There are a couple of other events coming up but since they haven’t yet been confirmed I left them off. I’ll post more as time gets closer.

Patent Absurdity

Matt Raykowski (an OpenNMS OGP member) send me a link to an interesting video about the issue of software patents. Since it is called “Patent Absurdity” you can imagine the bias that it brings to the table, but I found the video to be rather objective.

I think software patents are wrong, mainly since the whole idea of patents was to apply to physical devices. While the history of patents predates the United States by thousands of years, when the American patent system was created in 1790 it was in order to “promote the progress of useful Arts”. The basic idea was to encourage creativity by guaranteeing a certain window of time to profit from those creations. This, in turn, should cause people to create more things and everyone benefits.

At issue is the question of does the act of installing software on hardware create a new device? It’s not easy to answer. On one hand, imagine if some creative software type managed to build a fully functional model of the human heart – one that could predict the effects of, say, new medication? Is that sufficiently complex and novel to warrant a patent? At the other extreme you have companies patenting digital versions of a shopping cart or “one click” ordering, which I think is crazy. As much of an Apple fan as I am, I think the idea of trying to patent the motion known as a “swipe” is ridiculous, but then again many companies are taking an offensive strategy with respect to software patents to prevent others from coming after them. Sure, the touch sensitive hardware involved in an iPhone is obviously patentable, but can you patent, say, how the phone is held? Pretty soon we’ll have patents on how to walk and chew gum.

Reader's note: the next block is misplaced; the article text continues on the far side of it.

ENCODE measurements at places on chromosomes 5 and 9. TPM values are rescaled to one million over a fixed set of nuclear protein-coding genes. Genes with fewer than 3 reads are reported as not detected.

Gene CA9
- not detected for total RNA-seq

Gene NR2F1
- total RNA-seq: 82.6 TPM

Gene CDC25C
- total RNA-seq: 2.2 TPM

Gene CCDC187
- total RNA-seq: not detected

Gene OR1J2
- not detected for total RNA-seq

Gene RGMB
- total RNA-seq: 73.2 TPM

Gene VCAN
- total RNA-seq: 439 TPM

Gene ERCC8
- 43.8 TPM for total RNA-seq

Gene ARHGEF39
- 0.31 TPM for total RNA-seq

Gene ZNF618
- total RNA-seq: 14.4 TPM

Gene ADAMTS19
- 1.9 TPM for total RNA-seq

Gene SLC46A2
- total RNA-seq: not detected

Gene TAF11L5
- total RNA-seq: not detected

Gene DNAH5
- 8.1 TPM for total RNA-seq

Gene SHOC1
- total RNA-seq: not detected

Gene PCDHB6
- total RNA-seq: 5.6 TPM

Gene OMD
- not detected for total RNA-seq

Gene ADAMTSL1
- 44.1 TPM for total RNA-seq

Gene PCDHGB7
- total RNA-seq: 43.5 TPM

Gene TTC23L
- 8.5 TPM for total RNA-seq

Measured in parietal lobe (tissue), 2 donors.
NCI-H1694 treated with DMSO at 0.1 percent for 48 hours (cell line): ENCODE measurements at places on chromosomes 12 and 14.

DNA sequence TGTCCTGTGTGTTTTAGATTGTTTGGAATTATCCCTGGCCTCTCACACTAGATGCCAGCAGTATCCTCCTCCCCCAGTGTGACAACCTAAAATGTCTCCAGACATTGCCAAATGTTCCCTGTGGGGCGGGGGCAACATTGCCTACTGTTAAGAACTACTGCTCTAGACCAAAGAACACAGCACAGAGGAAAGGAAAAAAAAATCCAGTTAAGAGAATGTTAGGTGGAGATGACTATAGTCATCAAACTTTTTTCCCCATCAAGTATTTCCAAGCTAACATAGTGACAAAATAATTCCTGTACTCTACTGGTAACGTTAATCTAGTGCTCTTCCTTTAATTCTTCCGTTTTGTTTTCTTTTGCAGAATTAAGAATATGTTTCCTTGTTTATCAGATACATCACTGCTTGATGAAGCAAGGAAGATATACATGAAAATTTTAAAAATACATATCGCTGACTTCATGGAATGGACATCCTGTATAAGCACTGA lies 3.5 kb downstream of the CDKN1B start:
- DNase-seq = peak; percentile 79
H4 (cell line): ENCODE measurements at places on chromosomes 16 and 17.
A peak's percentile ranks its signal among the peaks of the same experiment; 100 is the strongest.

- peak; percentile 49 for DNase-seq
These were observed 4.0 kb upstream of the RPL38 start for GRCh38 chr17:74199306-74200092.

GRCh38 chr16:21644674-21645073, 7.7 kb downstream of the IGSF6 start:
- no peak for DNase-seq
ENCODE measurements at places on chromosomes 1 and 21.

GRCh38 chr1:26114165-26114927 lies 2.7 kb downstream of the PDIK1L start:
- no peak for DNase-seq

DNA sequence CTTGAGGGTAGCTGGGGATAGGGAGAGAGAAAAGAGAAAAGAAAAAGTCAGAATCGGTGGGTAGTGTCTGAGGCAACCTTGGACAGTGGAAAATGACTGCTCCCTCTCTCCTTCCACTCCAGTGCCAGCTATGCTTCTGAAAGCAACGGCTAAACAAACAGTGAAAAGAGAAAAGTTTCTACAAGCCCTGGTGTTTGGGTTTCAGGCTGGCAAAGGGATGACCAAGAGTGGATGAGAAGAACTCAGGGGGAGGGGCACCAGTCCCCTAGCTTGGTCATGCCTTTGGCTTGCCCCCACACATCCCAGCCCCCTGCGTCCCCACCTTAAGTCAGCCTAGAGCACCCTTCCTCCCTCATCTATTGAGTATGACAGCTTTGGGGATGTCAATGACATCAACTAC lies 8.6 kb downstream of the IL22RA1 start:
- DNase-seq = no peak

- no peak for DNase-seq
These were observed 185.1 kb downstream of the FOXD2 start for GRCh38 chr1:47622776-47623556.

There were two points in the video that resonated with me. The first was an analogy of software to music. There are no patents on music, yet the music business has thrived.

The second point was that software patents work against the promotion of “useful Arts.” Fear of infringing on a patent can actually stifle creativity. To return to the music analogy, imagine if the crescendo was patented, or a “the series of a dotted quarter note followed by an eighth note followed by a quarter note” (I just learned a simple version of “Ode to Joy” in my guitar lessons in which that was introduced). That is very close to what is happening with software patents.

This is not to say that there should be no protections for software. All software is covered as a creative work under copyright, and things such as “one click” ordering can be protected by trademarks.

Check out the video. It clocks in at 30 minutes but I think it is worth it to anyone interested in creating software, not just open source.

Welcome Portugal (Country 22) and Egypt (Country 23)

We have built The OpenNMS Group to be a company that can serve clients worldwide, without boundaries. I am always excited when we sign up any new client, but I really enjoy it when a commercial customer signs up from a country for the first time, since it validates that our methods are working.

We recently signed up two clients from Portugal, and a couple of students are coming in for our April Training (there are still a few seats available if you want to register).

We also have a new client from Egypt where we are involved in a really exciting project. Unfortunately, it is kind of sensitive so I can’t talk about it at the moment, but I hope that will change.

The other countries are, in no particular order:

Canada, Mexico, Singapore, Japan, Australia, Israel, Denmark, France, Germany, Switzerland, The Netherlands, the UK, Italy, Trinidad, Malta, India, Honduras, Chile, Sweden, the UAE and the US.